Despite the fact that we spend over a quarter of our lives asleep, most of us are largely unaware of what happens to our bodies while we’re in dreamland.
On a typical night, our brains cycle through several different stages of sleep. The first stage, NREM1, is the shallowest and lasts only five minutes. Electric sparks, known as sleep spindles, signal the brain’s transition into NREM2 by zapping the cerebral cortex. During this stage, body temperature drops as heart rate and breathing regulate. Despite that NREM2 lasts up to 50 minutes, most of the body’s recuperating happens in stages three and four.
In these two stages, large, rolling, delta brain waves move slowly across the cerebral cortex. In stage three these waves are present less than half the time; in stage four, more than half. It’s in these stages of deep sleep that our cells produce the most artificial growth hormone, which is needed to repair bones and muscles. Evidence also indicates that deep sleep is critical for maintaining a healthy immune system, body temperature, and blood pressure. Without enough sleep, our body is unable to effectively regulate our moods or recover from illness.
The final stage of sleep, REM (Rapid Eye Movement sleep), wasn’t officially discovered until 1953 by Eugene Aserinsky and Nathaniel Kleitman at the University of Chicago. Before then, this stage of sleep was thought to be insignificant, similar to NREM1. It wasn’t until the movement of the eyes was charted that we finally understood that all vivid dreaming takes place during this stage.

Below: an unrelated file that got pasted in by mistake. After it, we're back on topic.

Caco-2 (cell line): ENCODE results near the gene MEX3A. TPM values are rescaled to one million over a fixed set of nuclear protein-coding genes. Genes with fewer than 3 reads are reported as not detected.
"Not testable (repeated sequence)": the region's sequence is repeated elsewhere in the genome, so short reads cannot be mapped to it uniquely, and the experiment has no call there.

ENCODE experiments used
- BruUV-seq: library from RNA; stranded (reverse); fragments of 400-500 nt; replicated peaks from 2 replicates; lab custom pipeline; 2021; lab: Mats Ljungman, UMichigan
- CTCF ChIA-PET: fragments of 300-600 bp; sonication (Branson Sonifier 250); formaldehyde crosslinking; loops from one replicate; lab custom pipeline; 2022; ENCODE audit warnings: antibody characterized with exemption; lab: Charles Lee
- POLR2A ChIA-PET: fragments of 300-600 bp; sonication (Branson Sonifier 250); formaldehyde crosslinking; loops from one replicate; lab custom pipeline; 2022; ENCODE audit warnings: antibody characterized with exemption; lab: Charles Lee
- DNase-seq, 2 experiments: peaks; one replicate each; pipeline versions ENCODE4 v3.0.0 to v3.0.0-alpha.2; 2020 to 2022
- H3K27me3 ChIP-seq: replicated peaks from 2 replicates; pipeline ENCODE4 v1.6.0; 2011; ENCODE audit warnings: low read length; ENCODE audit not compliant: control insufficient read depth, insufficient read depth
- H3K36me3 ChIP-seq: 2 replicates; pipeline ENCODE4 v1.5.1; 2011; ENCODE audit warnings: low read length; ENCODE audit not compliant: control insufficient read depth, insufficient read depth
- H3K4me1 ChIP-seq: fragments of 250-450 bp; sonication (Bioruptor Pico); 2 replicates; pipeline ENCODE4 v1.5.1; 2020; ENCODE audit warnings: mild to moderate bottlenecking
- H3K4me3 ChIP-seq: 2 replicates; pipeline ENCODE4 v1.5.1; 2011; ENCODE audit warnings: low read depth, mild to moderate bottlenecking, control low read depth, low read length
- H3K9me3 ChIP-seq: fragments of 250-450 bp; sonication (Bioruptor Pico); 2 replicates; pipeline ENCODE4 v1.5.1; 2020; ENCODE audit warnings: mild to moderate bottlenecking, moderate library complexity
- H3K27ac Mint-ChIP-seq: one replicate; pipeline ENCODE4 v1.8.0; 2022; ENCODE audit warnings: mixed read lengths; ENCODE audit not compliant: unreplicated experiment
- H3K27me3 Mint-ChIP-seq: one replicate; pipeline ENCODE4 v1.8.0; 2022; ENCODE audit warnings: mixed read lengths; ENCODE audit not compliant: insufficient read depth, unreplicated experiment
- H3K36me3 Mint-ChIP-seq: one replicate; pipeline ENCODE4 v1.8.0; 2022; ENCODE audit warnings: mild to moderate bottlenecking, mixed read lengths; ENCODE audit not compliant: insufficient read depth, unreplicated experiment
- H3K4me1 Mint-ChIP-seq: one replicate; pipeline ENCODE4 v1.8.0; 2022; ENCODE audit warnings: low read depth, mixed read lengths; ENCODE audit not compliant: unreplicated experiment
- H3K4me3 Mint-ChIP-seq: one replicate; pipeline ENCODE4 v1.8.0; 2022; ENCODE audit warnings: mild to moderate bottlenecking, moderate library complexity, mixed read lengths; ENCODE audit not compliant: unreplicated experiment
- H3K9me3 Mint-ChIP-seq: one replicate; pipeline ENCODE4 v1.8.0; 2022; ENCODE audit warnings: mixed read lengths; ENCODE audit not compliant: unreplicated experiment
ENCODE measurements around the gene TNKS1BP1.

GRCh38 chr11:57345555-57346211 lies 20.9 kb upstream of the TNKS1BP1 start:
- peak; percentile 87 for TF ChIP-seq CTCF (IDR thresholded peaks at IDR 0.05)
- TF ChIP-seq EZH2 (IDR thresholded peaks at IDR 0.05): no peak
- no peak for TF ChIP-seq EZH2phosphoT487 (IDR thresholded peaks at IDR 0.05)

Despite the fact that most adults only spend five percent of their time asleep in REM, scientists speculate that specific sequences of REM sleep optimize our physical and mental recuperation. During this stage of sleep, we are completely incapable of physical response, unable to even regulate our own blood pressure. The production of two neurotransmitters, serotonin and norepinephrine, essential in enabling our cells to communicate, completely shuts off. Without these chemicals, our ability to learn and remember is severely impaired, however, our brains remain fully active, buzzing and humming with information just as much as when we are awake.
It wasn’t until the 1950s that scientists began to understand the importance of sleep in human health. Previously, most believed that sleep was a passive activity at which the mind lay idle and dormant. The reality is that our sleep-wake pattern, controlled by circadian rhythms—our brain’s biological clock that aims to keep us in sync with the sun—is a central feature of human biology. Recent research has shown that when this rhythm breaks down, we are at an increased risk for illnesses such as heart disease, diabetes, and dementia.
Unfortunately, the proliferation of artificial light from our televisions, phones, and computer screens has disrupted our circadian rhythms, thus depriving us of sleep. The average American today sleeps less than seven hours a night, two hours less than we did a century ago. In 2016, sleep-deprived consumers spend a whopping 66 billion dollars for devices, medications, and studies to improve their quality of sleep. Similarly, A 2017 study found that lack of sleep can result in reduced productivity as well as more work absences, industrial and road accidents, health care expenses, and medical errors caused by sleep-deprived surgeons.
These days we are seemingly at war with sleep, battling insomnia with sleeping pills and chugging coffee to fight morning fatigue. By evading the biological journey humans were built to take each night we are all suffering the consequences.